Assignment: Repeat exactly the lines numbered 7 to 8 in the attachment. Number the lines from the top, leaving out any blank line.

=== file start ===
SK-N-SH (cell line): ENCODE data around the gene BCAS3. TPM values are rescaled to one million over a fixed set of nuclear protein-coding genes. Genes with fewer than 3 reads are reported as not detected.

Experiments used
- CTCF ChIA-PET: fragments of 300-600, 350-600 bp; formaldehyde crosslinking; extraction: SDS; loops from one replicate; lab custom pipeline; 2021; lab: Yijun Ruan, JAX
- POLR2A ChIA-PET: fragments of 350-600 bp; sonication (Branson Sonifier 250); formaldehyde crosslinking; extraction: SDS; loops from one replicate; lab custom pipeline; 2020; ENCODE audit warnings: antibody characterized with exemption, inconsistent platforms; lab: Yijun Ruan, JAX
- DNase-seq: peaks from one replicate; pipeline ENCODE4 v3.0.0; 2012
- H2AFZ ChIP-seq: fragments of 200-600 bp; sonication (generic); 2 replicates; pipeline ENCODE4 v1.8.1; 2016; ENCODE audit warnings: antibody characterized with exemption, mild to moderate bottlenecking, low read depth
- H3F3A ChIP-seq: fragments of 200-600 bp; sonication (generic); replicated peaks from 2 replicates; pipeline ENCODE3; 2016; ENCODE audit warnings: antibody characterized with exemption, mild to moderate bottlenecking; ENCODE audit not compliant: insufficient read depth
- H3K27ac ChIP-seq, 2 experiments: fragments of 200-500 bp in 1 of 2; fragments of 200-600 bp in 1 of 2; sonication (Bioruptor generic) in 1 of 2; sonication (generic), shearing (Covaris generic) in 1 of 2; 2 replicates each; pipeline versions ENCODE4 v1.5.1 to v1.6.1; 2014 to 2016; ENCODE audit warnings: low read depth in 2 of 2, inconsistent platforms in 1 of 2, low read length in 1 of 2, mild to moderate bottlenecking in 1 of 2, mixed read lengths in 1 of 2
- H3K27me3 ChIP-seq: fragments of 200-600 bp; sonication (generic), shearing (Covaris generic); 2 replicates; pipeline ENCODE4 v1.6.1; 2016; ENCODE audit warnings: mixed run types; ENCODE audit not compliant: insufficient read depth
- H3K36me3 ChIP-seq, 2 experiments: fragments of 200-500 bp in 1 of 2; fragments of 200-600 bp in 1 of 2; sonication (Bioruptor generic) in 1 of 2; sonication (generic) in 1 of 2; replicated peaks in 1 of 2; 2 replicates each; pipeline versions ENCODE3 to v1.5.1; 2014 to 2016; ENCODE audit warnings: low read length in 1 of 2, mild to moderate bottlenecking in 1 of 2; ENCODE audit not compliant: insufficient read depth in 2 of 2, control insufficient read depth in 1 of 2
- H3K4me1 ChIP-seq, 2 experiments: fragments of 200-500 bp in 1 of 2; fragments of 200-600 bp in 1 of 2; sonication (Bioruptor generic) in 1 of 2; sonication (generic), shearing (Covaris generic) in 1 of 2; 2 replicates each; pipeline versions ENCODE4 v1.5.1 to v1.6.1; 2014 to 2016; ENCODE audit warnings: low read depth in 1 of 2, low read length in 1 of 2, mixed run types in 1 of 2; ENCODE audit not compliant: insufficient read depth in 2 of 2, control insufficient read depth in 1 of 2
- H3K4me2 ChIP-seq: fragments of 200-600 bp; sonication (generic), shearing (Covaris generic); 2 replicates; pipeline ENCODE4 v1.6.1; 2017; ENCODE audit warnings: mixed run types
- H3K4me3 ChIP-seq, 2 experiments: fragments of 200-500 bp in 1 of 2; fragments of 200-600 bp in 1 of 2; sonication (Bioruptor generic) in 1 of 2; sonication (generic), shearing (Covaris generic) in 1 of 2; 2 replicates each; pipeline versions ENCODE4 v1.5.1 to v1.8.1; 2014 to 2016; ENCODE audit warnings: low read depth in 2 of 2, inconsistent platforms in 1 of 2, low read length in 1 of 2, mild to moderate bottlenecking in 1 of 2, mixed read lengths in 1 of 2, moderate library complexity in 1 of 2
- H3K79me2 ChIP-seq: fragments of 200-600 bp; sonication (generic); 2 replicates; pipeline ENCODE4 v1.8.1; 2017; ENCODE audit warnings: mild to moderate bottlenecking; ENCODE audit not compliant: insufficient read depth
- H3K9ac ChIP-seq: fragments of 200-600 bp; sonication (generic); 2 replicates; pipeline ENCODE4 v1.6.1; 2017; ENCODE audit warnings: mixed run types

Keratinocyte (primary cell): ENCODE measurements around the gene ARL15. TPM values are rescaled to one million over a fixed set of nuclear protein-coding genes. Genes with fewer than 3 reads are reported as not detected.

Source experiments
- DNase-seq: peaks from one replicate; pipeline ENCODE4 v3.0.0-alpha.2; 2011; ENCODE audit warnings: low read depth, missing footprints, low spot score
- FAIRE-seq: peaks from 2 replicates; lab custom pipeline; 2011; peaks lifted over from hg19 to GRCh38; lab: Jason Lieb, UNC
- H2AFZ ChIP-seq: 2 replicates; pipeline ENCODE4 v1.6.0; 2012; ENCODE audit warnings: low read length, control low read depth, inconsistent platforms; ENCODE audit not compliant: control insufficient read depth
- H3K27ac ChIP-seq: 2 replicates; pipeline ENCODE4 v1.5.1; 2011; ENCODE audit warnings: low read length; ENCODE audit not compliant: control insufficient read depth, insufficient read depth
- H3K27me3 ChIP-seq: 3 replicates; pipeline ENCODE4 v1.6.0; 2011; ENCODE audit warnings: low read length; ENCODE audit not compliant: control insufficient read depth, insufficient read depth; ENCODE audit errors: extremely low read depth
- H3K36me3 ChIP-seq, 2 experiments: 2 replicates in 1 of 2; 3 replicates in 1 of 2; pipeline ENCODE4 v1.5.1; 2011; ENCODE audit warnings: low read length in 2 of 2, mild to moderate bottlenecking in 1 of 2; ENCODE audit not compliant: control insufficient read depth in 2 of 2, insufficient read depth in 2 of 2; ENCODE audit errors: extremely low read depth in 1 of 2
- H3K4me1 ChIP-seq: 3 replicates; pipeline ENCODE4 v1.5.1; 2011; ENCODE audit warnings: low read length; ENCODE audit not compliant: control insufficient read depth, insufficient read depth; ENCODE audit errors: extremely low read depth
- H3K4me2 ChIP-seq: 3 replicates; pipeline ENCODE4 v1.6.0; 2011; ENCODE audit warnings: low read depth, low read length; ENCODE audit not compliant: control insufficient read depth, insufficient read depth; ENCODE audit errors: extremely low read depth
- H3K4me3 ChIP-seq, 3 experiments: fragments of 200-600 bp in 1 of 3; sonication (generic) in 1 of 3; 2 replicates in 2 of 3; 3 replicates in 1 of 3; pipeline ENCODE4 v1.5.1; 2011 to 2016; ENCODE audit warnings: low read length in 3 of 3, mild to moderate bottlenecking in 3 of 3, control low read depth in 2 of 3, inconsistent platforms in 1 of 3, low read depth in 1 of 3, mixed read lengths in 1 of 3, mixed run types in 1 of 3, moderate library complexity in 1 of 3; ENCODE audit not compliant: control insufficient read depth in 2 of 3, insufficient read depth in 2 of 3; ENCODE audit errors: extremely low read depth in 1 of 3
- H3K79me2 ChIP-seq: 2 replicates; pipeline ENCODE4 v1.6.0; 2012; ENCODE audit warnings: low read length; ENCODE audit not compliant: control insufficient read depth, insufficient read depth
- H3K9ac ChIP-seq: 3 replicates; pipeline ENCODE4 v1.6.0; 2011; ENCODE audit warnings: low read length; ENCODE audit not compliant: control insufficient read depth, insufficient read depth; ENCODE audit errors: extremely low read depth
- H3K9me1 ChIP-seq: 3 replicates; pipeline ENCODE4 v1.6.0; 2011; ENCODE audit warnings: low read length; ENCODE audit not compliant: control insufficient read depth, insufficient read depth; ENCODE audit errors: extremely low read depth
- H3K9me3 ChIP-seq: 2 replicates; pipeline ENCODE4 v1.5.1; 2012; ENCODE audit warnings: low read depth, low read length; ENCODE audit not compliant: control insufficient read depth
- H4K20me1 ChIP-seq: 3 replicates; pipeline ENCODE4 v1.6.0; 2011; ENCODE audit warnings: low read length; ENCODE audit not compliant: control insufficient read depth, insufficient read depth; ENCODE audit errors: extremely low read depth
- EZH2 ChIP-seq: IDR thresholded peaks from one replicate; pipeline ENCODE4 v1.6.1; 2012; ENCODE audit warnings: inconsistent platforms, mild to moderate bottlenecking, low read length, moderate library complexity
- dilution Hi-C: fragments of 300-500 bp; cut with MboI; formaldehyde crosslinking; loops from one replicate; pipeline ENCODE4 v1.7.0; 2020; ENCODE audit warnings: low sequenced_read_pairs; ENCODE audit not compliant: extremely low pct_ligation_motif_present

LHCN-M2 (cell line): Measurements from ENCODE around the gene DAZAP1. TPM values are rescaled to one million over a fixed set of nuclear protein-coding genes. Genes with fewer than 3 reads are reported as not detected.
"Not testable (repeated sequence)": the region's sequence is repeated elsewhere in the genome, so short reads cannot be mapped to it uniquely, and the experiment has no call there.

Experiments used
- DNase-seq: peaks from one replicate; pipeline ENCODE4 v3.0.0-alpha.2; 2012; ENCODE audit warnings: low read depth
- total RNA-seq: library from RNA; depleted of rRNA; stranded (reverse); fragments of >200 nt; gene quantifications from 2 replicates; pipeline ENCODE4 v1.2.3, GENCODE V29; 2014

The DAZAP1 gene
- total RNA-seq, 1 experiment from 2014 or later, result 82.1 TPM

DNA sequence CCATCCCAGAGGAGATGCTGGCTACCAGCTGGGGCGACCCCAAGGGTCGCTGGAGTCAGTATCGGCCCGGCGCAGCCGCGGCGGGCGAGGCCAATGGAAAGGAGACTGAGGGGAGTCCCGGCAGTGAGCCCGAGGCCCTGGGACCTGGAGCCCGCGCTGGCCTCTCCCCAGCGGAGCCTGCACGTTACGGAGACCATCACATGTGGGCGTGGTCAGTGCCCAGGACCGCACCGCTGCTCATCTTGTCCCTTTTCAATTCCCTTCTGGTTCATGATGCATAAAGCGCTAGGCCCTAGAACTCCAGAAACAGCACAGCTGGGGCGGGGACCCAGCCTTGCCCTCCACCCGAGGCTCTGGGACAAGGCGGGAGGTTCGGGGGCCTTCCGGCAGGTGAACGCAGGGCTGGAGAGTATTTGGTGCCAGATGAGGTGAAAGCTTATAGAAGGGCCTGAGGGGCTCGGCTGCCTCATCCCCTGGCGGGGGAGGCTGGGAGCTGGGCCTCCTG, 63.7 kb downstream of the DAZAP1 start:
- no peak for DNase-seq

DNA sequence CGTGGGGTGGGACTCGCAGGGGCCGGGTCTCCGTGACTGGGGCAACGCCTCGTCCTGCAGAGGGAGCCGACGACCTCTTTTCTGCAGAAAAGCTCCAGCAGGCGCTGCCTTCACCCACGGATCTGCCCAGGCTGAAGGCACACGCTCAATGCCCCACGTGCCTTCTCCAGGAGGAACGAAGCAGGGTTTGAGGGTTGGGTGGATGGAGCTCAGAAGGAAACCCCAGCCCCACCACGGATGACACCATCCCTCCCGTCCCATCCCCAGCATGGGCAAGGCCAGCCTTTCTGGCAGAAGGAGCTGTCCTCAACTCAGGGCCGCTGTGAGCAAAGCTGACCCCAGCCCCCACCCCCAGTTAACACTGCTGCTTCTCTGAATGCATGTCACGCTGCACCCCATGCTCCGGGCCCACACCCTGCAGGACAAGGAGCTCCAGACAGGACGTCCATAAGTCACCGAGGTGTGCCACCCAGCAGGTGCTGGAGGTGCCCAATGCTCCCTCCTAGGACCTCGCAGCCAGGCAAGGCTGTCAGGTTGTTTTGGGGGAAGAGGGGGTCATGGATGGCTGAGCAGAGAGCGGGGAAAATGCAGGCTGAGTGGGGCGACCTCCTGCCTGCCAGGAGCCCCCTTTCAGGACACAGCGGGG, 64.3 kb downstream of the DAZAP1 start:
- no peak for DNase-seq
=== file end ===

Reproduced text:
- H3F3A ChIP-seq: fragments of 200-600 bp; sonication (generic); replicated peaks from 2 replicates; pipeline ENCODE3; 2016; ENCODE audit warnings: antibody characterized with exemption, mild to moderate bottlenecking; ENCODE audit not compliant: insufficient read depth
- H3K27ac ChIP-seq, 2 experiments: fragments of 200-500 bp in 1 of 2; fragments of 200-600 bp in 1 of 2; sonication (Bioruptor generic) in 1 of 2; sonication (generic), shearing (Covaris generic) in 1 of 2; 2 replicates each; pipeline versions ENCODE4 v1.5.1 to v1.6.1; 2014 to 2016; ENCODE audit warnings: low read depth in 2 of 2, inconsistent platforms in 1 of 2, low read length in 1 of 2, mild to moderate bottlenecking in 1 of 2, mixed read lengths in 1 of 2